Referring to FIGS. 2 a-2 b, an alternative method for defining free surface 180 includes performing an amorphization implant and a subsequent thermal annealing step. Transistor 140 may be processed through the processing point illustrated in FIG. 1 c, i.e., through the fabrication of the gate electrode 165 and source and drain extension regions 170, 170′, but without forming masking layer 160 over the gate electrode 165. An amorphization implant is performed to amorphize crystalline material in the gate electrode 165 and in portions of the crystalline first and second semiconductor layers 120, 130 and substrate 100 disposed between the sidewall spacers 175, 175′ and STI regions 110, 110′. Typical parameters for an appropriate amorphization implant may be, for example, a germanium implant with an energy of 60 keV and a dose of 5Χ1015/cm2.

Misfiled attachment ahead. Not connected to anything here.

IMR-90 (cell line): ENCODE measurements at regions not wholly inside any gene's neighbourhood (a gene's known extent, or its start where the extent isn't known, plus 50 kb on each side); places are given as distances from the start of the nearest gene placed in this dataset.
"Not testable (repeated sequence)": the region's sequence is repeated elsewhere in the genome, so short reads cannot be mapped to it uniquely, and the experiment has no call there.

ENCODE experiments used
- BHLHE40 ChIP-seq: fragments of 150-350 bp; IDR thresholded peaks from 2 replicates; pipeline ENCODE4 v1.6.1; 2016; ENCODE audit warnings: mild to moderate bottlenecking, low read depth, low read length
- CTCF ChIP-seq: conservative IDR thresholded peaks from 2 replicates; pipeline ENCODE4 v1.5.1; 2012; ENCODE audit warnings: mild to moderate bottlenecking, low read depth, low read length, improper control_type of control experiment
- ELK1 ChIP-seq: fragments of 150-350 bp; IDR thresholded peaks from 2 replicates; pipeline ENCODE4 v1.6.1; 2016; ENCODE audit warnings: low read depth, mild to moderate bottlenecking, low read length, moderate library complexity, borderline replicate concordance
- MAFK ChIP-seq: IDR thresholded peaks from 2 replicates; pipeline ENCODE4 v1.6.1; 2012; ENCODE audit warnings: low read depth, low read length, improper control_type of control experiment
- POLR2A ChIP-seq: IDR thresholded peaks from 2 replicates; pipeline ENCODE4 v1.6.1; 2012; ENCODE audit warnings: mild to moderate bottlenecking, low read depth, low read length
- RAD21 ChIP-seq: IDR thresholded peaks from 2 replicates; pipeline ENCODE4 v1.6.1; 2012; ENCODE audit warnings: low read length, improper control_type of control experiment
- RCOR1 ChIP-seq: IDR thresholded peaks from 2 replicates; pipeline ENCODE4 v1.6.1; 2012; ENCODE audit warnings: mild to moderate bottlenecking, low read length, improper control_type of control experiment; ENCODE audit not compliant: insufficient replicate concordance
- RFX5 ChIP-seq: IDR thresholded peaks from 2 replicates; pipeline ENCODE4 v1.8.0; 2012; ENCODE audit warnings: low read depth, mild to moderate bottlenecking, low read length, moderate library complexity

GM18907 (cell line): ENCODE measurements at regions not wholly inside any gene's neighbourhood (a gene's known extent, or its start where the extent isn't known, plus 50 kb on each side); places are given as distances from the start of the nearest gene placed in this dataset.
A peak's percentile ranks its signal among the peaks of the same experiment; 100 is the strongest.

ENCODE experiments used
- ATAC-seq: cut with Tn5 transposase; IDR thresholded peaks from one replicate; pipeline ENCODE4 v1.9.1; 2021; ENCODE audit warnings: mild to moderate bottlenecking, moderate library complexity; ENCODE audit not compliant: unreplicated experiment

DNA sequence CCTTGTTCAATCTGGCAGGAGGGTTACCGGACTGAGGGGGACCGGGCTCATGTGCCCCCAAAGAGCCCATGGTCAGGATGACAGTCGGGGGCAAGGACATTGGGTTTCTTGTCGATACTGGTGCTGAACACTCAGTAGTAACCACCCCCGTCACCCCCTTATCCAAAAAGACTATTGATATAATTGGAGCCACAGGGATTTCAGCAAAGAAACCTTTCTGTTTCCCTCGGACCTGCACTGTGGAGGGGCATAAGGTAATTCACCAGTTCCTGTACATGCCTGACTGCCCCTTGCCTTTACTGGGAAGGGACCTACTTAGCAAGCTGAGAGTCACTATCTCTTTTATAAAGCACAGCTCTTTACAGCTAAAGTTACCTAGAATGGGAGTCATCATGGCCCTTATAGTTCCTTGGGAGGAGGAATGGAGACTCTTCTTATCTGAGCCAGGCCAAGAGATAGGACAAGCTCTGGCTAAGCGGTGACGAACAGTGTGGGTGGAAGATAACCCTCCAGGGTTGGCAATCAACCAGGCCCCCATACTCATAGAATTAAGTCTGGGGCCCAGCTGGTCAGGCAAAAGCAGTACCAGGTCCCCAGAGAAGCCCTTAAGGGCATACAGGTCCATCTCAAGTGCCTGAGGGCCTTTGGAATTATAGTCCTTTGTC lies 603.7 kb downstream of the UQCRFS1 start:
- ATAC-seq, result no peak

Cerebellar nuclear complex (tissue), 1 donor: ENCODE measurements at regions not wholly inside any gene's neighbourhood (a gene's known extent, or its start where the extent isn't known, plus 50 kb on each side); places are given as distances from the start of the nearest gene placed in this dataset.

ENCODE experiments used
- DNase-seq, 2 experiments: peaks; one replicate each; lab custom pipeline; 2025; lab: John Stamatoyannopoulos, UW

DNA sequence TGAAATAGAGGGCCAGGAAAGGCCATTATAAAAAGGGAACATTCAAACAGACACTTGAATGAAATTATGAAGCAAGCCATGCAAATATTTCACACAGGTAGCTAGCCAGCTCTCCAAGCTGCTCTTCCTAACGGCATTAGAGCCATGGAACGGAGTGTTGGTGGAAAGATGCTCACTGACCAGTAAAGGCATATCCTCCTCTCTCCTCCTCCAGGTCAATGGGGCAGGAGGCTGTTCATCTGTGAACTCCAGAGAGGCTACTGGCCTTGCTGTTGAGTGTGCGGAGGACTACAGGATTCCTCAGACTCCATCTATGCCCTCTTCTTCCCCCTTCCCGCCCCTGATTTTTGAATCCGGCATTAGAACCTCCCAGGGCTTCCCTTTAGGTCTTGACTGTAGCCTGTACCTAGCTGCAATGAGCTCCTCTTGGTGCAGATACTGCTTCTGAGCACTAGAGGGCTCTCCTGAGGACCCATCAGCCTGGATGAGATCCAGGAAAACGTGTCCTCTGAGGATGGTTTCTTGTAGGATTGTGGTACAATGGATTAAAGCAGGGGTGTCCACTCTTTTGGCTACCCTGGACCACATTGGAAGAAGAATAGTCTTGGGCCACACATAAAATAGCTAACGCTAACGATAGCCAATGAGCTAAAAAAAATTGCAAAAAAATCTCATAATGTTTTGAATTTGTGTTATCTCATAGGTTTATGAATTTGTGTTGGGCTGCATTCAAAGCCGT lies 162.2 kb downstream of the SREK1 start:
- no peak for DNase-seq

After the amorphization implant, a thermal anneal is performed to recrystallize the amorphized portions of the gate electrode 165 and first and second semiconductor layers 120, 130. Exemplary parameters for the thermal anneal are, e.g., a 1 second spike anneal at 1100° C. The recrystallization of the amorphized materials creates the free surfaces 180, 180′ proximate the first semiconductor layer 120 in the source and drain regions, as well as in the overlying gate electrode 165, and allows the portion of the first semiconductor layer 120 underlying the gate electrode 165 to relax and expand, thereby inducing strain in the overlying portion of the second semiconductor layer 130. Additionally, the amorphization of the gate enables a higher level of strain to be transferred to the channel because a free surface is created on top of the channel, as well as adjacent to the channel. Because of amorphization, the channel is not constrained by the gate material, allowing the second semiconductor layer to be strained more effectively by the first semiconductor layer. CMOS processing may be completed by metallization and definition of contacts (not shown).